any deficiencies or irregularities in the accounts. One alarming disclosure by him was that the bank fixed deposits were fictitious and were manipulated by the
management and the audit department. This naturally leads to a conclusion of a possibility of forgery in bank documents to reflect fictitious deposits, which also
exposes the bankers of the company to questions on their involvement in the scam. The companys main bankers are ICICI Bank, Bank of Baroda, BNP Paribas,
Citibank, HDFC Bank and HSBC who will probably be next in line to investigations on their role.
As part of the audit process, PwC is cast with a responsibility to demand certificates from banks regarding cash balances of the companys accounts. It will surely
be investigated whether the banks did in reality certify the cash balances or whether forged documents and certificates were provided to PwC. This being the initial
stage of the expose, it is premature to say which direction the investigations will take. But it seems to be a consolidated view that PwC could not have bypassed
such a serious fraud without any wilful involvement. The accounting firm is already finding itself in the midst of an angry storm of attacks, investigations, lawsuits,
claims and client withdrawals. Certain investors, who have lost millions in this scam, have already initiated lawsuits against it. The Institute of Chartered
Accountants of India (ICAI), which is a statutory body established for the regulation of the profession of Chartered Accountants in India, will serve a show cause
notice on PwC after collecting all necessary information from SEBI (Securities and Exchange Board of India) and ROC (Registrar of Companies). Action against the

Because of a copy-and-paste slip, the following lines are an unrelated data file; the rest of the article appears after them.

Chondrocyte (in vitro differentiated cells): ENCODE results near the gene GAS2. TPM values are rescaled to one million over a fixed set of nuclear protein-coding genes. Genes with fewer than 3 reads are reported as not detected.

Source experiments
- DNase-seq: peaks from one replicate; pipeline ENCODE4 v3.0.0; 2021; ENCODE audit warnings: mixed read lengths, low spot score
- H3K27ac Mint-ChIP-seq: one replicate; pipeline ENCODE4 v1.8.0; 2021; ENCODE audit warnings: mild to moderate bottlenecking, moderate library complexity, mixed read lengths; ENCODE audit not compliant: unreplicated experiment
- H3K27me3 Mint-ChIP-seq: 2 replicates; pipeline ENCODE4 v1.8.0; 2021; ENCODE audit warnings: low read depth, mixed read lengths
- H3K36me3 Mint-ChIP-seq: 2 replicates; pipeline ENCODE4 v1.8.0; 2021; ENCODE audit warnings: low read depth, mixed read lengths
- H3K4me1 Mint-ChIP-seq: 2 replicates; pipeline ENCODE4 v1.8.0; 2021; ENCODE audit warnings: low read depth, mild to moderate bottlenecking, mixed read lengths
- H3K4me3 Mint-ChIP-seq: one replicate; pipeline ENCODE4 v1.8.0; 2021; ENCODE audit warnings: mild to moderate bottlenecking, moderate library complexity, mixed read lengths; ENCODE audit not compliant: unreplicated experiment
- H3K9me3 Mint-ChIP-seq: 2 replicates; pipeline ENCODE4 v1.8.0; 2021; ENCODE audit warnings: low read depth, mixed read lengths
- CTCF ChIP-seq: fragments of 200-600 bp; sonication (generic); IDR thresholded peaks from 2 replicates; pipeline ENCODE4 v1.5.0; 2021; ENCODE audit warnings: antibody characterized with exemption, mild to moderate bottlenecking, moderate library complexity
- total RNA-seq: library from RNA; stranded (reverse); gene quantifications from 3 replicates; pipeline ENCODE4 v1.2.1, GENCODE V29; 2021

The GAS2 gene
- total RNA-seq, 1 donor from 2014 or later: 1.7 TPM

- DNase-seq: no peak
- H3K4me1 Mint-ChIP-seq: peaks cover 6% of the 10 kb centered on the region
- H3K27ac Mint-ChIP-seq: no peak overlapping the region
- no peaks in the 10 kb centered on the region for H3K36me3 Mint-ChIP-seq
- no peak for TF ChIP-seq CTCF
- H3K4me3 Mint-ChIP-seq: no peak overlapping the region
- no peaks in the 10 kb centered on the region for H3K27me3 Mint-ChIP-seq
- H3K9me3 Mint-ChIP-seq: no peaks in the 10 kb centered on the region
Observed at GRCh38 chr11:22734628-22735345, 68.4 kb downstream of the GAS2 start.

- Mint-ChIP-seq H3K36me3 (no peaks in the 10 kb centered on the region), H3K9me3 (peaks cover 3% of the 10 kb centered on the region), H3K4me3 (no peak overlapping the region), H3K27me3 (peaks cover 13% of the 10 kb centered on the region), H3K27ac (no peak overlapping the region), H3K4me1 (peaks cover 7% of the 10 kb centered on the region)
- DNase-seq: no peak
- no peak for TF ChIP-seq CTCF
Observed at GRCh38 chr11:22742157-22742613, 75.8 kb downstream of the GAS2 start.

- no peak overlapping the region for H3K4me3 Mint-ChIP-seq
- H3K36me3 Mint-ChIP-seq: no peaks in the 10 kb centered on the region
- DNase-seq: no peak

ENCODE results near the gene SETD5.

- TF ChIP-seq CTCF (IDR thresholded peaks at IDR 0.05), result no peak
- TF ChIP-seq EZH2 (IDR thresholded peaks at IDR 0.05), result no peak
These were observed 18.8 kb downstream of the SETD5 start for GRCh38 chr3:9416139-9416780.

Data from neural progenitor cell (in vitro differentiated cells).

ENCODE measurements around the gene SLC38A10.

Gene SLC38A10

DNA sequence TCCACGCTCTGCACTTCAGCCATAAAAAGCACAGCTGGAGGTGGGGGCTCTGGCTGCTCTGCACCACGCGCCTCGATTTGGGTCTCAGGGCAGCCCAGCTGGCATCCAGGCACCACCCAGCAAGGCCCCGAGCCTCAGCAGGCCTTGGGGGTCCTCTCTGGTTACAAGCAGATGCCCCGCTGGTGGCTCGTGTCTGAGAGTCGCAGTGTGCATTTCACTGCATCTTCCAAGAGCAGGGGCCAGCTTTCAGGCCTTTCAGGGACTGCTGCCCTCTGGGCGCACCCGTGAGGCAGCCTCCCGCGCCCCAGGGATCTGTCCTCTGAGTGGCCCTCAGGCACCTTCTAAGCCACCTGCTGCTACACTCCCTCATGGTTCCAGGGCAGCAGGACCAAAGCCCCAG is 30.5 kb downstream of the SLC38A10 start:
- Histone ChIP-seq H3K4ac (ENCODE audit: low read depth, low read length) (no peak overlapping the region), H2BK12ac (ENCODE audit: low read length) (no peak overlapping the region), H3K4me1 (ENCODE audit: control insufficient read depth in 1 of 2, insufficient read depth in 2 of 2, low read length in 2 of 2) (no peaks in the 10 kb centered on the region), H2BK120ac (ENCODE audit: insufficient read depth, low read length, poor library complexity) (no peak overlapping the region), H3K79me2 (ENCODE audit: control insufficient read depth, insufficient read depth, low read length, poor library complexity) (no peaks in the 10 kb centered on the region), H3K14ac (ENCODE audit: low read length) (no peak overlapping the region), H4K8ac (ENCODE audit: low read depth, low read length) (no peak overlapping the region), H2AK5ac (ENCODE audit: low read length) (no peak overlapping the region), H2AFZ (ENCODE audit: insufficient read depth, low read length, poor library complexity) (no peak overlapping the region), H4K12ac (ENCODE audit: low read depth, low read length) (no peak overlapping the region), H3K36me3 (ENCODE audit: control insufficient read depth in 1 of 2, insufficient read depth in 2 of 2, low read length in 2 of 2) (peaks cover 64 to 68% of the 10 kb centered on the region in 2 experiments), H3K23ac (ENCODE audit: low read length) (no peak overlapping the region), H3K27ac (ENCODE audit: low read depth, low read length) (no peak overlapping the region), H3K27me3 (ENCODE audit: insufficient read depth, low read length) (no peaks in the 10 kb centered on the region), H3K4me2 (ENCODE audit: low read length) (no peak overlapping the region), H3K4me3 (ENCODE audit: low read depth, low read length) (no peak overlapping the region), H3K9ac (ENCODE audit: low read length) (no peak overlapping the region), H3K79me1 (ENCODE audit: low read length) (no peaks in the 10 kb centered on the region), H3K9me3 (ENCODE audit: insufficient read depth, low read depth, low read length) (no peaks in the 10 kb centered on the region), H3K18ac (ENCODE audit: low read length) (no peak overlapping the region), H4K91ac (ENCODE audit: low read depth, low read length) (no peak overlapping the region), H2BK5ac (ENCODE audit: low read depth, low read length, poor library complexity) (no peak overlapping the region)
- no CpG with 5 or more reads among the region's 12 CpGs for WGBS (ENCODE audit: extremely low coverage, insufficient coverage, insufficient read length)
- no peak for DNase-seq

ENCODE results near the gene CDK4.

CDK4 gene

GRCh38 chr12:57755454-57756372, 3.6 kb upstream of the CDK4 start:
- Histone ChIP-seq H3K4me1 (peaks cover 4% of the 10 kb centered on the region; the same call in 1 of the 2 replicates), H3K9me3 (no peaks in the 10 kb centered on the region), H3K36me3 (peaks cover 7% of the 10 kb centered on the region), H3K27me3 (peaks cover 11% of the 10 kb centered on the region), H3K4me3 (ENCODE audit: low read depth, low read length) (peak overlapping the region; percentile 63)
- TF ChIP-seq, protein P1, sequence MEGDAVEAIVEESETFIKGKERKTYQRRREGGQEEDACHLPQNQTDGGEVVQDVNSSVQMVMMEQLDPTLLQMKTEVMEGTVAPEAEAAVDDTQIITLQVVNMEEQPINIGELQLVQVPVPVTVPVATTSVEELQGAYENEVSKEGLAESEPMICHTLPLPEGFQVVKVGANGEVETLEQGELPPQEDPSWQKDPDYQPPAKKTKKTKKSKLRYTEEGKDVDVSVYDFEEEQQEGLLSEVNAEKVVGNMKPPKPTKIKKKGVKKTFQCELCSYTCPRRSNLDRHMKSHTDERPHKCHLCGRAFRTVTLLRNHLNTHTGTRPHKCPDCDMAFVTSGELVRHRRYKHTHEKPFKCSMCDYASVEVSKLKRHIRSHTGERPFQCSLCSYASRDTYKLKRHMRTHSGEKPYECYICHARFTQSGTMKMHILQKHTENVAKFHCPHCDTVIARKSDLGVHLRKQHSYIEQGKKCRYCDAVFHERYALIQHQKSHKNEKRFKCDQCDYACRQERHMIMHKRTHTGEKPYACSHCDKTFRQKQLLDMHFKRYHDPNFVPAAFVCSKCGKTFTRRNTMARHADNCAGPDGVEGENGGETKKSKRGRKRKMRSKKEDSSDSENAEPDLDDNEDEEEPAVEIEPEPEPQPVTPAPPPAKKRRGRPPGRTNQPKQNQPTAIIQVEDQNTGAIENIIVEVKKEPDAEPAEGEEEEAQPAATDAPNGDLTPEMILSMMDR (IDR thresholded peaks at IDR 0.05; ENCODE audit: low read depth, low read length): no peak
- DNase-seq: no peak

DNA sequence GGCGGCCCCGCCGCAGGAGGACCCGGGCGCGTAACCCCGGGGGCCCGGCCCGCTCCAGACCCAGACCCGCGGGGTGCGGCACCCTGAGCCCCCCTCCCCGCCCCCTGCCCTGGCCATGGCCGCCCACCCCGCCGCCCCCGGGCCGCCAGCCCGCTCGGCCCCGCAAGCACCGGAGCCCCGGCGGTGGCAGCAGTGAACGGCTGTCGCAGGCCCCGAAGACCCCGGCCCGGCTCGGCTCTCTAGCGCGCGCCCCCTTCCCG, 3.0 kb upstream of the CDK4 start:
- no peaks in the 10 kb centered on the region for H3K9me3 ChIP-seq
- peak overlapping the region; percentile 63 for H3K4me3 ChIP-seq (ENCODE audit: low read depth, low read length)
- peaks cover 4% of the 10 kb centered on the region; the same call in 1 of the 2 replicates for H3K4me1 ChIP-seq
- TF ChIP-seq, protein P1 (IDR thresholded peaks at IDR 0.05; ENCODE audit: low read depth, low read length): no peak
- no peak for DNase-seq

accountants who are involved in the scam and found guilty can result even in life long suspension of their practising certificates.
In the aftermath of this sordid expose, many listed companies who share a common factor with the defamed Satyam, its PwC auditors are finding themselves in a
drastic situation of falling stock prices. Investors, having lost trust in companies having PwC as their auditors, are indulging in heavy sell out in anticipation of a
further drop in share prices. The markets are witnessing investors selling off companies whose auditors are PwC -- and buying other companies in the same
sectors, whose auditors are not PwC. This is a huge blotch on the reputation of the accounting major, which is being compared with the infamous Arthur Andersen,
embroiled in the Enron controversy. The fall can be attributed only to PwCs involvement, as the other companies in the same sector are faring well who do not
have PwC as their auditors. Stock brokers are believed to be advising strongly to clients to sell off shares in companies having the firm as their auditors. Industry
experts hold a view that this outcome is only expected and justified. Certifying the existence of $1.4 billion in the books of Satyam is bound to cost investor
confidence. In this entire episode, PwC has chosen to remain silent and has not commented. However, the role played by PwC in this story is crucial and it will be
the subject matter of investigations in due course in order to get to the root of the matter.
One such issue that may be raised is the quantum of fees earned by PwC from Satyam as compared to the fees paid by its industry peers. Between 2003 and